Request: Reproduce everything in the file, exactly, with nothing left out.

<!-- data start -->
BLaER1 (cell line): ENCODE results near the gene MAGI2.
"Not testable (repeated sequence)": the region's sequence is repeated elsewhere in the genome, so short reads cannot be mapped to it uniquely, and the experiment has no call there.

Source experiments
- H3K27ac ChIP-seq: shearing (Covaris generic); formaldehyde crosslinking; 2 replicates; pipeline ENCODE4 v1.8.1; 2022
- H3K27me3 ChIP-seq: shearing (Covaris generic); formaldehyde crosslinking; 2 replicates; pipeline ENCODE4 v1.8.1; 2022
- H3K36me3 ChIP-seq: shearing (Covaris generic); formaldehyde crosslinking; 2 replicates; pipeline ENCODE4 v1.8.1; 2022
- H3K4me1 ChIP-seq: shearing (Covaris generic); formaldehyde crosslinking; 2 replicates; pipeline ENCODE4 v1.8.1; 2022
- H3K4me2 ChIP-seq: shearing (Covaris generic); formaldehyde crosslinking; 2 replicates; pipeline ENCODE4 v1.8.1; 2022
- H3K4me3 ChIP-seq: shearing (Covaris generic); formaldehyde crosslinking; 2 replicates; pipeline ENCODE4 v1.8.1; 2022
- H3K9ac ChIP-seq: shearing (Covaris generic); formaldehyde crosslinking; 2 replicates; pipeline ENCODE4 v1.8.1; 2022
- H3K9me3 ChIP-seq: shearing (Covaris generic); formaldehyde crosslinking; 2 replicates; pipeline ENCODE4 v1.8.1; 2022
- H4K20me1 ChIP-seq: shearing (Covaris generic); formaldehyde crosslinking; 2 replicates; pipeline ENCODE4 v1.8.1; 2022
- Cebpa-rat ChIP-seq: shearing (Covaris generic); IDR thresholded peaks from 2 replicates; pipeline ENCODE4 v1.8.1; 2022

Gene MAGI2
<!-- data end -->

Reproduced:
BLaER1 (cell line): ENCODE results near the gene MAGI2.
"Not testable (repeated sequence)": the region's sequence is repeated elsewhere in the genome, so short reads cannot be mapped to it uniquely, and the experiment has no call there.

Source experiments
- H3K27ac ChIP-seq: shearing (Covaris generic); formaldehyde crosslinking; 2 replicates; pipeline ENCODE4 v1.8.1; 2022
- H3K27me3 ChIP-seq: shearing (Covaris generic); formaldehyde crosslinking; 2 replicates; pipeline ENCODE4 v1.8.1; 2022
- H3K36me3 ChIP-seq: shearing (Covaris generic); formaldehyde crosslinking; 2 replicates; pipeline ENCODE4 v1.8.1; 2022
- H3K4me1 ChIP-seq: shearing (Covaris generic); formaldehyde crosslinking; 2 replicates; pipeline ENCODE4 v1.8.1; 2022
- H3K4me2 ChIP-seq: shearing (Covaris generic); formaldehyde crosslinking; 2 replicates; pipeline ENCODE4 v1.8.1; 2022
- H3K4me3 ChIP-seq: shearing (Covaris generic); formaldehyde crosslinking; 2 replicates; pipeline ENCODE4 v1.8.1; 2022
- H3K9ac ChIP-seq: shearing (Covaris generic); formaldehyde crosslinking; 2 replicates; pipeline ENCODE4 v1.8.1; 2022
- H3K9me3 ChIP-seq: shearing (Covaris generic); formaldehyde crosslinking; 2 replicates; pipeline ENCODE4 v1.8.1; 2022
- H4K20me1 ChIP-seq: shearing (Covaris generic); formaldehyde crosslinking; 2 replicates; pipeline ENCODE4 v1.8.1; 2022
- Cebpa-rat ChIP-seq: shearing (Covaris generic); IDR thresholded peaks from 2 replicates; pipeline ENCODE4 v1.8.1; 2022

Gene MAGI2